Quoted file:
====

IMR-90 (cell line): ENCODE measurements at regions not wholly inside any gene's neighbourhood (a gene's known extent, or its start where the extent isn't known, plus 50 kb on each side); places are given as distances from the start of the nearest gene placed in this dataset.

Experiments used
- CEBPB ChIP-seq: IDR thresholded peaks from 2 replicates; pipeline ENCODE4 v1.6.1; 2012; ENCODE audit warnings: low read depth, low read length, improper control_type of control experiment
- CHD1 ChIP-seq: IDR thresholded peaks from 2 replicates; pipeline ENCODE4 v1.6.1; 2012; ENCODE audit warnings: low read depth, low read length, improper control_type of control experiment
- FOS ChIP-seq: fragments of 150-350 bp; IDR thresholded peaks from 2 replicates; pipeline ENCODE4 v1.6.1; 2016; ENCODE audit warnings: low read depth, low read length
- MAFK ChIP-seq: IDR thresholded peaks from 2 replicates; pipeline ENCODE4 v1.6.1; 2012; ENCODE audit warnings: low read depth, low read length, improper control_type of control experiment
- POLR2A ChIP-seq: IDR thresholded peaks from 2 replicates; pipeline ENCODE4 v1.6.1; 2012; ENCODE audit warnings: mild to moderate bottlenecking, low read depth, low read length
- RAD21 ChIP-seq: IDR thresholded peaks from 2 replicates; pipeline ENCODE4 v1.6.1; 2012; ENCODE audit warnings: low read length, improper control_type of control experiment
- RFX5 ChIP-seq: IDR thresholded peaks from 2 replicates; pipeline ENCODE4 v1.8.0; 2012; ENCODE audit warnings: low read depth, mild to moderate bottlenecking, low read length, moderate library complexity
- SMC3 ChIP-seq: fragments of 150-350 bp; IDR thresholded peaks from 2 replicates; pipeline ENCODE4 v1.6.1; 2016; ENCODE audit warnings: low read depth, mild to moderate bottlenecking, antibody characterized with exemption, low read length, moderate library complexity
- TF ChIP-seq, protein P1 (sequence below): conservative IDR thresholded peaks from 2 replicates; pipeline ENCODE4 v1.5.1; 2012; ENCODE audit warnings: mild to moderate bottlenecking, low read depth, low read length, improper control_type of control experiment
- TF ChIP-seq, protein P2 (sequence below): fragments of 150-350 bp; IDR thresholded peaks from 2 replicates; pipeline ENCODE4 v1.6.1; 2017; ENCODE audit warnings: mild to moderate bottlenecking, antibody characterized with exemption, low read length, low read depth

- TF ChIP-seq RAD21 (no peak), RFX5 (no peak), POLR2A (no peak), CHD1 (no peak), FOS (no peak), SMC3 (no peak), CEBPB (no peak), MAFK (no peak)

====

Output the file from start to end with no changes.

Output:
IMR-90 (cell line): ENCODE measurements at regions not wholly inside any gene's neighbourhood (a gene's known extent, or its start where the extent isn't known, plus 50 kb on each side); places are given as distances from the start of the nearest gene placed in this dataset.

Experiments used
- CEBPB ChIP-seq: IDR thresholded peaks from 2 replicates; pipeline ENCODE4 v1.6.1; 2012; ENCODE audit warnings: low read depth, low read length, improper control_type of control experiment
- CHD1 ChIP-seq: IDR thresholded peaks from 2 replicates; pipeline ENCODE4 v1.6.1; 2012; ENCODE audit warnings: low read depth, low read length, improper control_type of control experiment
- FOS ChIP-seq: fragments of 150-350 bp; IDR thresholded peaks from 2 replicates; pipeline ENCODE4 v1.6.1; 2016; ENCODE audit warnings: low read depth, low read length
- MAFK ChIP-seq: IDR thresholded peaks from 2 replicates; pipeline ENCODE4 v1.6.1; 2012; ENCODE audit warnings: low read depth, low read length, improper control_type of control experiment
- POLR2A ChIP-seq: IDR thresholded peaks from 2 replicates; pipeline ENCODE4 v1.6.1; 2012; ENCODE audit warnings: mild to moderate bottlenecking, low read depth, low read length
- RAD21 ChIP-seq: IDR thresholded peaks from 2 replicates; pipeline ENCODE4 v1.6.1; 2012; ENCODE audit warnings: low read length, improper control_type of control experiment
- RFX5 ChIP-seq: IDR thresholded peaks from 2 replicates; pipeline ENCODE4 v1.8.0; 2012; ENCODE audit warnings: low read depth, mild to moderate bottlenecking, low read length, moderate library complexity
- SMC3 ChIP-seq: fragments of 150-350 bp; IDR thresholded peaks from 2 replicates; pipeline ENCODE4 v1.6.1; 2016; ENCODE audit warnings: low read depth, mild to moderate bottlenecking, antibody characterized with exemption, low read length, moderate library complexity
- TF ChIP-seq, protein P1 (sequence below): conservative IDR thresholded peaks from 2 replicates; pipeline ENCODE4 v1.5.1; 2012; ENCODE audit warnings: mild to moderate bottlenecking, low read depth, low read length, improper control_type of control experiment
- TF ChIP-seq, protein P2 (sequence below): fragments of 150-350 bp; IDR thresholded peaks from 2 replicates; pipeline ENCODE4 v1.6.1; 2017; ENCODE audit warnings: mild to moderate bottlenecking, antibody characterized with exemption, low read length, low read depth

- TF ChIP-seq RAD21 (no peak), RFX5 (no peak), POLR2A (no peak), CHD1 (no peak), FOS (no peak), SMC3 (no peak), CEBPB (no peak), MAFK (no peak)